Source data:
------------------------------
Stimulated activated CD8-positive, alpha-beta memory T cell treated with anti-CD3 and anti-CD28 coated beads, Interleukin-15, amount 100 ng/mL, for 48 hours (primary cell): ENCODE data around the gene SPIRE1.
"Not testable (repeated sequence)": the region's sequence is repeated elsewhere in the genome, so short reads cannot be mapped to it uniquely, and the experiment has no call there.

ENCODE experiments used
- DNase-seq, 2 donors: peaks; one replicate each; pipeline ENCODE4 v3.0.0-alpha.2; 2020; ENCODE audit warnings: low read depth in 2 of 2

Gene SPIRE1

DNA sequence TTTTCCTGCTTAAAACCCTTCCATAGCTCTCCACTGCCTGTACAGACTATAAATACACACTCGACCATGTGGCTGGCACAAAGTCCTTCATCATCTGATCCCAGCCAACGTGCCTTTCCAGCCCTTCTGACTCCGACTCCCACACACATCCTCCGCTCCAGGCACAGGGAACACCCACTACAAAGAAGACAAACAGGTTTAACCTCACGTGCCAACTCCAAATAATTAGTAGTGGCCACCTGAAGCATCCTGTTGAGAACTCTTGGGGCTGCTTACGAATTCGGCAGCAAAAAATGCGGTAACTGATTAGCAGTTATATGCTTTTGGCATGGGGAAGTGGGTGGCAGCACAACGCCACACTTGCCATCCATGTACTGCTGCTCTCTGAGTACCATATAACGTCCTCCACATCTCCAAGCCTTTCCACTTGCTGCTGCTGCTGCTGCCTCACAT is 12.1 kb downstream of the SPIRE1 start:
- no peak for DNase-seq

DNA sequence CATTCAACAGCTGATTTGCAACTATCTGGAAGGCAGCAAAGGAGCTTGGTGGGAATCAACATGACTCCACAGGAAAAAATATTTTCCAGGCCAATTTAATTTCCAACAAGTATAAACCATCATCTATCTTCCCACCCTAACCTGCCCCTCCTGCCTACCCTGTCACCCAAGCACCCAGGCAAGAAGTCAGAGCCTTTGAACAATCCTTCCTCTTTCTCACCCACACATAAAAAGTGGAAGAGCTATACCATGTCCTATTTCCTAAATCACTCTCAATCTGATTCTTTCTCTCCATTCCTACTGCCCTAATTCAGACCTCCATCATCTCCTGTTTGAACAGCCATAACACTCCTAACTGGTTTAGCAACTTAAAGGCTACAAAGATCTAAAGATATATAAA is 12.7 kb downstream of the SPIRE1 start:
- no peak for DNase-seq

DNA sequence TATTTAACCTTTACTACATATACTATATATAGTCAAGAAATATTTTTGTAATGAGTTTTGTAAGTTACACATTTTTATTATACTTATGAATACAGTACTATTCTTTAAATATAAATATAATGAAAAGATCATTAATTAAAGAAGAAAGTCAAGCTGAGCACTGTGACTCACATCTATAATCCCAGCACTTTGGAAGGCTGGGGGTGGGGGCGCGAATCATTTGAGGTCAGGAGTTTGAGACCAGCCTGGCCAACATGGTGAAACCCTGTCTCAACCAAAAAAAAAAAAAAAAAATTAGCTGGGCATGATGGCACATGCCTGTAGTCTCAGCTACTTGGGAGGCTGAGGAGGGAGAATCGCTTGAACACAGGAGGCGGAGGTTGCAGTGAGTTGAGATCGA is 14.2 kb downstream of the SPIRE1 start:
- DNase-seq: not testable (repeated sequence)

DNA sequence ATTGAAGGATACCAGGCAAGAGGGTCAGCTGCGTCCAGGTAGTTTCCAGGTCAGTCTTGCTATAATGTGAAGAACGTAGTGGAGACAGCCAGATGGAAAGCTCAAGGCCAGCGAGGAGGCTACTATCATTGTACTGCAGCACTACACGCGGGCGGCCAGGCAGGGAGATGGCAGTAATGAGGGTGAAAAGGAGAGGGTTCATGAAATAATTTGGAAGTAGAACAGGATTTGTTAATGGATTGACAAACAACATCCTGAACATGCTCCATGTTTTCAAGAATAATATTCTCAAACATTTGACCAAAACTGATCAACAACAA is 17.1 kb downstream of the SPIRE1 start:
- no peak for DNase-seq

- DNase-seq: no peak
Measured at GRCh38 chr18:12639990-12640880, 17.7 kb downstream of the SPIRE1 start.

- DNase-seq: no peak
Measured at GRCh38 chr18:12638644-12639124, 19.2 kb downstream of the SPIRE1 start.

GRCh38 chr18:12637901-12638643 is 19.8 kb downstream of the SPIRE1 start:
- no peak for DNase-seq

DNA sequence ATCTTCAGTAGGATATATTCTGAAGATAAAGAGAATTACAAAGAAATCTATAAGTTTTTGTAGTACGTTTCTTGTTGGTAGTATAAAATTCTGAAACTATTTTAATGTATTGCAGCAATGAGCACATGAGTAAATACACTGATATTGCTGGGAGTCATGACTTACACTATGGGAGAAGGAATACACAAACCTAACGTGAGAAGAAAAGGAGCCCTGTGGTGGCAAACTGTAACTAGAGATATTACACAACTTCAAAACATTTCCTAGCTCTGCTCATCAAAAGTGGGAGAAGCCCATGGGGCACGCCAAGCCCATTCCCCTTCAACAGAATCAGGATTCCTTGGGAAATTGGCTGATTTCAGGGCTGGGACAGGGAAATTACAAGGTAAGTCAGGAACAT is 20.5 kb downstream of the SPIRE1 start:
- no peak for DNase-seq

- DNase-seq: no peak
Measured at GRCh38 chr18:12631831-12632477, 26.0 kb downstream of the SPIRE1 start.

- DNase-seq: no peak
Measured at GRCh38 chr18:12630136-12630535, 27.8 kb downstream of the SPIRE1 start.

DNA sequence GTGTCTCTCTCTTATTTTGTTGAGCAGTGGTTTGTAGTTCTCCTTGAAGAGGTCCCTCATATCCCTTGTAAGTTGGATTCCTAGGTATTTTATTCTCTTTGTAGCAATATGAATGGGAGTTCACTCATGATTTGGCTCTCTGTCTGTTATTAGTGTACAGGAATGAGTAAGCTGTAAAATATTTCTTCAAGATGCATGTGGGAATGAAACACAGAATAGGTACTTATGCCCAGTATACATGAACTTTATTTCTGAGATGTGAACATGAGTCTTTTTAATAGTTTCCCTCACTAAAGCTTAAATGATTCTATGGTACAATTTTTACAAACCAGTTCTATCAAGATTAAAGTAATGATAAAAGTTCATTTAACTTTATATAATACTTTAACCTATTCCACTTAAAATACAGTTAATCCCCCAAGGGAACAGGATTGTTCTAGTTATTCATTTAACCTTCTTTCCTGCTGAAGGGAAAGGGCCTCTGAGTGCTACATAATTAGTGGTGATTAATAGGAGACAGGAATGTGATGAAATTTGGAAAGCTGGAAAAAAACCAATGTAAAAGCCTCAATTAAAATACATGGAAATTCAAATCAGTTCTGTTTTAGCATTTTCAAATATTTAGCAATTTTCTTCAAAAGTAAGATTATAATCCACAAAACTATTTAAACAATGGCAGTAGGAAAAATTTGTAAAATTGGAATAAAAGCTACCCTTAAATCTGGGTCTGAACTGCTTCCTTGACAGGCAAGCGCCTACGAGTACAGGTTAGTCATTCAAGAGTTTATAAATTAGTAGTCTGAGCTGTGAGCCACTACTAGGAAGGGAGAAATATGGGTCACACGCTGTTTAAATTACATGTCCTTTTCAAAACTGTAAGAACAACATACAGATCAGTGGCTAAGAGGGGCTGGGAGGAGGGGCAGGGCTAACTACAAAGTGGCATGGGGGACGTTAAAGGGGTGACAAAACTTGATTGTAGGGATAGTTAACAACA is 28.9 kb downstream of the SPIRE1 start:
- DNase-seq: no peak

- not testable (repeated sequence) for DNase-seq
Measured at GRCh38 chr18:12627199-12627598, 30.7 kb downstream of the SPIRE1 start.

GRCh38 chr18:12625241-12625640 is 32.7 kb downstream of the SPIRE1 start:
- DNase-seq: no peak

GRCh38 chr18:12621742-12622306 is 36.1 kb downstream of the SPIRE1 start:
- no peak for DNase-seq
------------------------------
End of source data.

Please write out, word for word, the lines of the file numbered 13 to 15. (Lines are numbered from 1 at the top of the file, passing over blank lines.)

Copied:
- no peak for DNase-seq

- DNase-seq: no peak
Measured at GRCh38 chr18:12639990-12640880, 17.7 kb downstream of the SPIRE1 start.